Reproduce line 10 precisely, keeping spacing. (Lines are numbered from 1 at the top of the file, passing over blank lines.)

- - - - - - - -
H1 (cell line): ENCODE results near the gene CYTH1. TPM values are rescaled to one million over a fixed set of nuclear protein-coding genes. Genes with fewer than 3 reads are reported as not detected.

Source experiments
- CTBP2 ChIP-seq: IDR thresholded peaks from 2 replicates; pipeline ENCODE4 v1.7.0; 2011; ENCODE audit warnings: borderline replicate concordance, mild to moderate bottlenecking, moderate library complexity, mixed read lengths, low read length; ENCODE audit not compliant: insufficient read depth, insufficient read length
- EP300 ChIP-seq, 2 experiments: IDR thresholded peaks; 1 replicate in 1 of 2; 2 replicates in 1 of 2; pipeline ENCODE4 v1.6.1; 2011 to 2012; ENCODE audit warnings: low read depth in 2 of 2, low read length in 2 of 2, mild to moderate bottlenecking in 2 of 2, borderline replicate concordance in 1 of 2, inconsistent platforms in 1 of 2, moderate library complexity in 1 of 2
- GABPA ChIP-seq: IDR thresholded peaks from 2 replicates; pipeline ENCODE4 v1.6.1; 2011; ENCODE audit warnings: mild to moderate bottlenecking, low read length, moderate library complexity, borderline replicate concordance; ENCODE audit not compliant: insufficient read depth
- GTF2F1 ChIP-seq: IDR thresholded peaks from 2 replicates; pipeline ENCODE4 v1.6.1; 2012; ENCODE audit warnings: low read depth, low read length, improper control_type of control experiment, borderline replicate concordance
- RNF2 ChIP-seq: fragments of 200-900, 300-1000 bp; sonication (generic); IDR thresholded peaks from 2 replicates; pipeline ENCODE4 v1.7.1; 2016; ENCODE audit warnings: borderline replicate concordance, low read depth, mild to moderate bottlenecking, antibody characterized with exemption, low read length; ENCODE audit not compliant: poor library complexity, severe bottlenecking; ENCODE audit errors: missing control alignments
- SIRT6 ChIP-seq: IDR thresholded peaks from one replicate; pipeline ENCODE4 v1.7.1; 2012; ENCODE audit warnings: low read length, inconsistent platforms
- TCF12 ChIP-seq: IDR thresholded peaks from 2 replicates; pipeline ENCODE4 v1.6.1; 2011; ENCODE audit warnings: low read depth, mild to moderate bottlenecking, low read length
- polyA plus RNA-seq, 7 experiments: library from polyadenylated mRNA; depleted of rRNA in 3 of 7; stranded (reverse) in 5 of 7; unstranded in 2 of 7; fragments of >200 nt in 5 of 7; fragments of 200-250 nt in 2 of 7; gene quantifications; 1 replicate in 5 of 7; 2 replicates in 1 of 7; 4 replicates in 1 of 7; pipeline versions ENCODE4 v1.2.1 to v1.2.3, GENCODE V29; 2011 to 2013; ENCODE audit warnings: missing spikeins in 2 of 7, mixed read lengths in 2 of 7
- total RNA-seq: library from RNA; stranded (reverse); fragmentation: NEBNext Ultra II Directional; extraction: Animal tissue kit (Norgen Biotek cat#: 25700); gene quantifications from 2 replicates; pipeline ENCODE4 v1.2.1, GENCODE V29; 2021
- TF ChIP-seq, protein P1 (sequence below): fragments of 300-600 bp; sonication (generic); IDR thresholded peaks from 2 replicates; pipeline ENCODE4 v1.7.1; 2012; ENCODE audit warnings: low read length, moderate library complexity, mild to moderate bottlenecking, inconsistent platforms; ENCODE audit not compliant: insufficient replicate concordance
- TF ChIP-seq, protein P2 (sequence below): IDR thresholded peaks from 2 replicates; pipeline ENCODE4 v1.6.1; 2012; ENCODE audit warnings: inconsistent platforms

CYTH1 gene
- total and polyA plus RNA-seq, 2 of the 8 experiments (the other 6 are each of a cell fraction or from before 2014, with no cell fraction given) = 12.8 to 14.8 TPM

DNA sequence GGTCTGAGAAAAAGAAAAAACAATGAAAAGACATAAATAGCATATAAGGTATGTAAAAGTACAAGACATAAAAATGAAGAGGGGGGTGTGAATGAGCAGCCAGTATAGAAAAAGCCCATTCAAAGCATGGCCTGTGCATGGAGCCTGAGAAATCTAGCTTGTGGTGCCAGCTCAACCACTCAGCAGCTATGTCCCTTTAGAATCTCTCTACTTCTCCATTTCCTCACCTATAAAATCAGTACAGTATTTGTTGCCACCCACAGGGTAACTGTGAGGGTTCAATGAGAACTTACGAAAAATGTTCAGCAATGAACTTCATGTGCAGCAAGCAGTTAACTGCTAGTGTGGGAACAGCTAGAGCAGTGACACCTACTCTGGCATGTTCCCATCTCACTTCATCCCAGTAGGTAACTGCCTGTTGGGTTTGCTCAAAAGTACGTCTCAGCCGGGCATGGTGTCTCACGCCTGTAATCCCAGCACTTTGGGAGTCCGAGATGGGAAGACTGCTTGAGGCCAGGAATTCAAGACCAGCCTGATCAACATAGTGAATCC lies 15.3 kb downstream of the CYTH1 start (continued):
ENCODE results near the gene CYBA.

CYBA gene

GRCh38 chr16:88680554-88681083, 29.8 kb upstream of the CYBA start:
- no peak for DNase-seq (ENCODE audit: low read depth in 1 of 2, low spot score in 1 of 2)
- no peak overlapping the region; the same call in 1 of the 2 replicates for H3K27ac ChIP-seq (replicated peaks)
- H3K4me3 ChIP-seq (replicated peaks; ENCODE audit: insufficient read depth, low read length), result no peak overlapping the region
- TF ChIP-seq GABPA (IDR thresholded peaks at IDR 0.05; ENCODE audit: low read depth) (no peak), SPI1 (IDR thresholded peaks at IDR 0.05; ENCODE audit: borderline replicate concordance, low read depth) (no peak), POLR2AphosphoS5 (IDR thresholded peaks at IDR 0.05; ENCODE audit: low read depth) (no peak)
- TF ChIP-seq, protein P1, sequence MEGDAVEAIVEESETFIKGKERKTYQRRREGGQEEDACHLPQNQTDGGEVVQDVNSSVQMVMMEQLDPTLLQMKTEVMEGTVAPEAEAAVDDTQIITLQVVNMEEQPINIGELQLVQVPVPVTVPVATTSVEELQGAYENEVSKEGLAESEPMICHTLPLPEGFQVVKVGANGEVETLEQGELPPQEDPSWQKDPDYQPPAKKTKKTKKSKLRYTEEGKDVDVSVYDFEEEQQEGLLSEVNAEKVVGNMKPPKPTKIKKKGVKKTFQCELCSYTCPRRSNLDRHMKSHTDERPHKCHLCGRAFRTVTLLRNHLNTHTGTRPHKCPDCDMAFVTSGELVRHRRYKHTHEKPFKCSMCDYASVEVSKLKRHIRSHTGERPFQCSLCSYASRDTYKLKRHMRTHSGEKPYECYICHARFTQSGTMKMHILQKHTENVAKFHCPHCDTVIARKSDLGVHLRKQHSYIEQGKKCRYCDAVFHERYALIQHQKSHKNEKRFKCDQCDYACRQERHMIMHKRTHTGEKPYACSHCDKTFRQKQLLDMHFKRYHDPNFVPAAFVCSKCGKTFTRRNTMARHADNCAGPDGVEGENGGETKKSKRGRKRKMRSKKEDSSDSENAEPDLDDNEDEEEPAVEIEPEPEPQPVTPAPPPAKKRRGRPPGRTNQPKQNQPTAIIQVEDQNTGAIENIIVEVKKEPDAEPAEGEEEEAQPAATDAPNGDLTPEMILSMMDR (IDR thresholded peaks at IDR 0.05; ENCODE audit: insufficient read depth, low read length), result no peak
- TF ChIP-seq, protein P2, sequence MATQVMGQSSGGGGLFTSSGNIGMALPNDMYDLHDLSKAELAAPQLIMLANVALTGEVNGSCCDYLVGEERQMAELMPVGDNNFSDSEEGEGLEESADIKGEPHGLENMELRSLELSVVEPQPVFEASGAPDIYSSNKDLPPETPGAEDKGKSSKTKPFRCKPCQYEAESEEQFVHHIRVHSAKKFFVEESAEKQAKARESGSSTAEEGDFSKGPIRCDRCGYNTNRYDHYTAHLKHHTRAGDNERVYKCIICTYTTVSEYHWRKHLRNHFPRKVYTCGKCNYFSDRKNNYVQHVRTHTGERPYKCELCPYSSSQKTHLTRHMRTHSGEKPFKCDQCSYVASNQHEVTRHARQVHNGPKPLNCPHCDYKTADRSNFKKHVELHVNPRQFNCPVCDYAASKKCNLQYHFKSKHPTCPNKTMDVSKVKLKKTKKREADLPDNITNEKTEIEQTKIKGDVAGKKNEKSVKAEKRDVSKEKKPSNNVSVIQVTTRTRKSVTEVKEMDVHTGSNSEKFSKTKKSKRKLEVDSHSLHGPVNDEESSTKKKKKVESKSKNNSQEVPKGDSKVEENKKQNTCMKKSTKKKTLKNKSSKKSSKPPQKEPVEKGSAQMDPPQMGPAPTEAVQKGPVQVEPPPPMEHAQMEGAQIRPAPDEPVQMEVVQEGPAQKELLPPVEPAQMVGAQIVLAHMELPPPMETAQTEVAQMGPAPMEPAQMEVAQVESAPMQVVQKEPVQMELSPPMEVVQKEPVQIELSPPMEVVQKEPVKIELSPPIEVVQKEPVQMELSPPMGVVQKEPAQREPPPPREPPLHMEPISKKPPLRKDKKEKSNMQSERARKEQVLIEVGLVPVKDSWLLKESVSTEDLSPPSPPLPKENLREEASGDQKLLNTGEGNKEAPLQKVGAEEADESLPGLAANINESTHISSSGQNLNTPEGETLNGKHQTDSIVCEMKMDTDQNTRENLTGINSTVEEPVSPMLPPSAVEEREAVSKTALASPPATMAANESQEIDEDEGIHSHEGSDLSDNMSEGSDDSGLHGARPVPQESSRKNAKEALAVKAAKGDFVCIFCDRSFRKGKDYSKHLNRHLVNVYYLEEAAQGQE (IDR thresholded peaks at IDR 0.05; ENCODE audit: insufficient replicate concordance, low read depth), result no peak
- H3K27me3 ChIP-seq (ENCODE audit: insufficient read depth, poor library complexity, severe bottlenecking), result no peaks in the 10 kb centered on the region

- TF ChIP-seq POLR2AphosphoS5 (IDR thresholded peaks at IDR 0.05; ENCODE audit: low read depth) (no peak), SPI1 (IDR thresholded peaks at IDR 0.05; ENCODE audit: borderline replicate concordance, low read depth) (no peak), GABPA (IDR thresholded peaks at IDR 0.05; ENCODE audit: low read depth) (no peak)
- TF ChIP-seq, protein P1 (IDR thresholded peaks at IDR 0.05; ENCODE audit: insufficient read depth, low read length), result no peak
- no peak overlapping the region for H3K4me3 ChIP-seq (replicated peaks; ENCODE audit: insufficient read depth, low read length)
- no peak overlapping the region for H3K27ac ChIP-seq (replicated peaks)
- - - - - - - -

- polyA plus RNA-seq, 7 experiments: library from polyadenylated mRNA; depleted of rRNA in 3 of 7; stranded (reverse) in 5 of 7; unstranded in 2 of 7; fragments of >200 nt in 5 of 7; fragments of 200-250 nt in 2 of 7; gene quantifications; 1 replicate in 5 of 7; 2 replicates in 1 of 7; 4 replicates in 1 of 7; pipeline versions ENCODE4 v1.2.1 to v1.2.3, GENCODE V29; 2011 to 2013; ENCODE audit warnings: missing spikeins in 2 of 7, mixed read lengths in 2 of 7